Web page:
Mike Williams Falling Behind at Chargers Training Camp

The Los Angeles Chargers have held three public training camp practices for fans, showing off their brand new offense as receivers, tight ends, and running backs all make plays in the passing game. Everyone, that is, except former No. 7 overall pick Mike Williams.

Based on my own eyes and reports from those in attendance at camp, Williams has been targeted twice in three days and caught just one football down the sideline. If that number is wrong, feel free to comment below, but I doubt it is too far off.

Besides, what is the difference between a target or two when the expectations are sky-high for Williams? The Chargers opted to let him play on the fifth-year option this season, a hefty price tag of $15.68 million making him the ninth-most expensive receiver in 2021. For reference and to understand the absurdity of the number: Keenan Allen will make just $20,000 more than Williams this year.

Chargers offensive coordinator Joe Lombardi raised eyebrows this offseason when he referenced Williams as the X receiver and a player who the ball will find in a way much like it found Michael Thomas in New Orleans. While fans did not expect 100 receptions on slant routes, the comment did seem to suggest the Chargers had big plans to get their former first-round pick more involved in the passing game.

As a former Top 10 pick, in a contract year, playing as one of the highest-paid receivers in 2021, Williams walked into training camp and did next to nothing through three practices.

A convenient excuse would be the team learning a new offense. Understandably, such a complex offense stemming from the Saints’ playbook should be difficult to pick up and apply efficiently immediately. Here is the problem: Jared Cook, Tyron Johnson, Keenan Allen, and Austin Ekeler have all caught half a dozen passes and look like they have been in this offense for years. Cook and Johnson in particular have shined, each catching a touchdown of over 50 yards during Friday practice.

You also cannot blame the complexity of the routes on Williams’ slow start. Per The Athletic’s Jeff Duncan, who covered the Saints for years, Sean Payton never forced his receivers to frequently run route concepts they were never comfortable with. The goal of his offense was to find what his receivers did well and build out plays to best suit their talents. One would imagine Lombardi adopts the same philosophy with the Chargers. Williams is going to run a go, post, corner, shallow or deep crosser, and the occasional curl or comeback route because that is what he is good at. It is what he has been good at. So if there is nothing drastically new to learn, what is the hold up?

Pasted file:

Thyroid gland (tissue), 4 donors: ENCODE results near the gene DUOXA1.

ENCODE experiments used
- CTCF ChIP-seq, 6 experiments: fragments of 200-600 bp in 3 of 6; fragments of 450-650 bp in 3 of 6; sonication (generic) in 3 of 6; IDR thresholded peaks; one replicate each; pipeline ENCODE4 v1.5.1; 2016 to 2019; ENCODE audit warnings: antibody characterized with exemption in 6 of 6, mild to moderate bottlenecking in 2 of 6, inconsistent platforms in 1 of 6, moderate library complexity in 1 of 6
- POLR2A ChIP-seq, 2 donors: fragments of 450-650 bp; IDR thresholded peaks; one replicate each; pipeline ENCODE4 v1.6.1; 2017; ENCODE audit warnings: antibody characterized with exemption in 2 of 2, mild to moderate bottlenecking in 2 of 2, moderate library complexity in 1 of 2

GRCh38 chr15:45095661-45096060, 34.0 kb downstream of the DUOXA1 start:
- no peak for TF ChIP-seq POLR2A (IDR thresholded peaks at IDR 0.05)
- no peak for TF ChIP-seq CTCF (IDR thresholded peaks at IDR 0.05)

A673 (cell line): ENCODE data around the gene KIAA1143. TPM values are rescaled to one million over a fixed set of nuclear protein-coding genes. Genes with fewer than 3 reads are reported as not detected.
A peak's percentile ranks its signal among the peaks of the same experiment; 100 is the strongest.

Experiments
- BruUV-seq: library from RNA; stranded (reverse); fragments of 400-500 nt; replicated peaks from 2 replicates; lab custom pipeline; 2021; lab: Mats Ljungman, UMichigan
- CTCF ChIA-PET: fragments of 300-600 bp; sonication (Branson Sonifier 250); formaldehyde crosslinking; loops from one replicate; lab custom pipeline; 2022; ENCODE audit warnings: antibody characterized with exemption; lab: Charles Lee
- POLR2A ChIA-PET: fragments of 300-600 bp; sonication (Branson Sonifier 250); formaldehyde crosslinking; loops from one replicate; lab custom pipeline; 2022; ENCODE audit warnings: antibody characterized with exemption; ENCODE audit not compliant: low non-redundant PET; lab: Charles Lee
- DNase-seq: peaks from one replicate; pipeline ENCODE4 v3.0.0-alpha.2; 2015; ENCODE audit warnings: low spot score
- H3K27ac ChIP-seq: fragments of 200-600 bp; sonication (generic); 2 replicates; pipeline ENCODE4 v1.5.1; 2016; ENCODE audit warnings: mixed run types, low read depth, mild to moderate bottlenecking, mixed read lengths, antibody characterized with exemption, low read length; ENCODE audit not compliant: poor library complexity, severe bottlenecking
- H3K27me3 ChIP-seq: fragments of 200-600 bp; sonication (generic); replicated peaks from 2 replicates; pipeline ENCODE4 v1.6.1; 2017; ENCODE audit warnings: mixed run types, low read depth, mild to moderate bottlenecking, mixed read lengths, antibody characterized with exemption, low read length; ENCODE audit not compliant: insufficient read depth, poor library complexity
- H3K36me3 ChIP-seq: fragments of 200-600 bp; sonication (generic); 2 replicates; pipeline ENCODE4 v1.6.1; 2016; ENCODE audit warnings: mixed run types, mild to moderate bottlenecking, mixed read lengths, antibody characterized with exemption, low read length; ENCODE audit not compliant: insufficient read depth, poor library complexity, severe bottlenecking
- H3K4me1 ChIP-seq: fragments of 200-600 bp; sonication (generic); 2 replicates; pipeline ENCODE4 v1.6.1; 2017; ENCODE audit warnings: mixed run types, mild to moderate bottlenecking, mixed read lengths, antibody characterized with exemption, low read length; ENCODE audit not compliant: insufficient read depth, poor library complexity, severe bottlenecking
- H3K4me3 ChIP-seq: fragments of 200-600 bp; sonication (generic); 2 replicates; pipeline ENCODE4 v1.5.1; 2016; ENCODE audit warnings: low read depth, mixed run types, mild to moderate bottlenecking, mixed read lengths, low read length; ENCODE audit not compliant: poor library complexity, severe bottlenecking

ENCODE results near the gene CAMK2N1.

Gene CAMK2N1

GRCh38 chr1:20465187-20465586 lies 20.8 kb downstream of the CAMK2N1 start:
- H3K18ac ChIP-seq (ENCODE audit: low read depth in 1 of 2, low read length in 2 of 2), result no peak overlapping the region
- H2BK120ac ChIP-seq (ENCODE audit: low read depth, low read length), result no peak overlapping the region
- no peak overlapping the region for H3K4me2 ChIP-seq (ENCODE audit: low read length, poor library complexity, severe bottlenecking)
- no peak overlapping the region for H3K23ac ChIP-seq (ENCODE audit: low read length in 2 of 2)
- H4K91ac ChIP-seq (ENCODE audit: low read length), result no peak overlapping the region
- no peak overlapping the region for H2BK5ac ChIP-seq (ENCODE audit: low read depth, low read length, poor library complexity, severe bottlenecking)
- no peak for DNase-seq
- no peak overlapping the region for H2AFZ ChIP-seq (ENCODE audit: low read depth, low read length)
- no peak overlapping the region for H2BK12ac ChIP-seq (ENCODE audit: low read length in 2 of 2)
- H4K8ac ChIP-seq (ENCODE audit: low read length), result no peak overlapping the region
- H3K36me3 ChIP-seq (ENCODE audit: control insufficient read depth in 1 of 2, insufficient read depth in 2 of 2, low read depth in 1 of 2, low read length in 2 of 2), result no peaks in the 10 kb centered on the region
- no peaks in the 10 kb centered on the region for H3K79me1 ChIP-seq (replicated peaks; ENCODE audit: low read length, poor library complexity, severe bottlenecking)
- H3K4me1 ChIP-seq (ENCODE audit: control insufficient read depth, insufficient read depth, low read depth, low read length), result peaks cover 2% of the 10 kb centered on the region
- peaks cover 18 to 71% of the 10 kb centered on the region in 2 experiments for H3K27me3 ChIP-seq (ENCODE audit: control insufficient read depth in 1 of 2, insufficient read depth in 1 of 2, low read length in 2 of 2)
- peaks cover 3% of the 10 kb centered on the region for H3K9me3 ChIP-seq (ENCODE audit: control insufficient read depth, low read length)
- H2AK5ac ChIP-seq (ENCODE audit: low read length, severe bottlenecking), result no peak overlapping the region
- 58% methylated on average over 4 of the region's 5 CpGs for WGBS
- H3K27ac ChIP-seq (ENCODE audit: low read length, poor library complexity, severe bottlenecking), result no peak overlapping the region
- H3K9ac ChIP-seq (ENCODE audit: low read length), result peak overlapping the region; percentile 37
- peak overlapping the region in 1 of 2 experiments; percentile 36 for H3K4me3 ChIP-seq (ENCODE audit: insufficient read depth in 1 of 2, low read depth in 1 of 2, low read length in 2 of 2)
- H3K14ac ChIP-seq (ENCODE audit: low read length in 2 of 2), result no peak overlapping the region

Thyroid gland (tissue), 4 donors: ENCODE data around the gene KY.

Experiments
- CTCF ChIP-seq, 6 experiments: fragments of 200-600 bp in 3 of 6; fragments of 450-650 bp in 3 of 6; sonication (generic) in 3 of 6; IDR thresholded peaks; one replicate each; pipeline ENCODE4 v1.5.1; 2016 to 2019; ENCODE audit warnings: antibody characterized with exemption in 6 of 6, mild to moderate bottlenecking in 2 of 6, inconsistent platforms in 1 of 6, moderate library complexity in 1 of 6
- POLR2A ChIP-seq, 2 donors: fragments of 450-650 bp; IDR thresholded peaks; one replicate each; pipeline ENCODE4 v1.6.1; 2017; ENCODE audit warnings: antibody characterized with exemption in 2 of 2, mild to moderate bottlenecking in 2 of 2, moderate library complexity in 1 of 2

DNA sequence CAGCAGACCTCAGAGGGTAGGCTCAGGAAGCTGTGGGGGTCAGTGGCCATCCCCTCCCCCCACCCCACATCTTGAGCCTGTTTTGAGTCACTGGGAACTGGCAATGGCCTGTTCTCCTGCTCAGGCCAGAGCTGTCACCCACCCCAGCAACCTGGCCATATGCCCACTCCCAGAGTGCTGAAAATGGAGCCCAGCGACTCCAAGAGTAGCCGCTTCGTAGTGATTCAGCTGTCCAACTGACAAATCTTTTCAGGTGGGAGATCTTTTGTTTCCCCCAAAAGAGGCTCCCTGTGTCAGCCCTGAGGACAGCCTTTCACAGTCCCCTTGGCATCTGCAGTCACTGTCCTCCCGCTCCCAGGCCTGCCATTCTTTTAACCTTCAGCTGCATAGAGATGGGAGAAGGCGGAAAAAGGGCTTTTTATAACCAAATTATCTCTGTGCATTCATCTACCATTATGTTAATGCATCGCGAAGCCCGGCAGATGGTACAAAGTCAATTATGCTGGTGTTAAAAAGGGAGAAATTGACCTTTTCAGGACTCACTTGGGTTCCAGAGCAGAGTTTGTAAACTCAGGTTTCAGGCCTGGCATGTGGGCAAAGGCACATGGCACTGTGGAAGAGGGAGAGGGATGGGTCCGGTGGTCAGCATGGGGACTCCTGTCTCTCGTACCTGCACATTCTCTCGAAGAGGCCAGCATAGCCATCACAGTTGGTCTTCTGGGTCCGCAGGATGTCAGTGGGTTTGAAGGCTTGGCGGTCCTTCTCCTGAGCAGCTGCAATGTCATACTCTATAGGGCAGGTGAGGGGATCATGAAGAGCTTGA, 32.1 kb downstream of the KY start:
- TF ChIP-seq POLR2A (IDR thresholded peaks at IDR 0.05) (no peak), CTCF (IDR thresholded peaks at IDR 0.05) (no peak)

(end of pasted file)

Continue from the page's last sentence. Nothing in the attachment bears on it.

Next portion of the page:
Watch him in drills. Actually, watch Josh Palmer in drills. The rookie third-round pick is quick and crisp in all footwork drills as if his life depends on it. There is a sense of urgency and precision in his craft that draws the attention of all fans in attendance. Then watch Williams, who set to make nearly $16 million this season is lazily going through drills and appears to have not improved as a route runner at all.

Fans are running out of patience and Williams is running out of time. This is more than just three practices, but rather 1,555 days since he was drafted out of Clemson. If one catch in three practices and lazy route-running drills are all fans get from someone with a bigger 2021 cap hit than DeAndre Hopkins, Michael Thomas, and Stefon Diggs then perhaps this will be the last training camp Williams dons the powder blues.

4 thoughts on “Mike Williams Falling Behind at Chargers Training Camp

  1. Good piece Tyler. It is a question of how Mike will make himself a part of this offense. 3 days in and it sounds like Johnson and Palmer could be taking his spot.

    Like

  2. After all Mike Williams has done you’re ready to write him off already. Give him some slack Jack. He’s gone up fought for plenty of balls and won. He’ll be there when we need him I’m sure.

    Like

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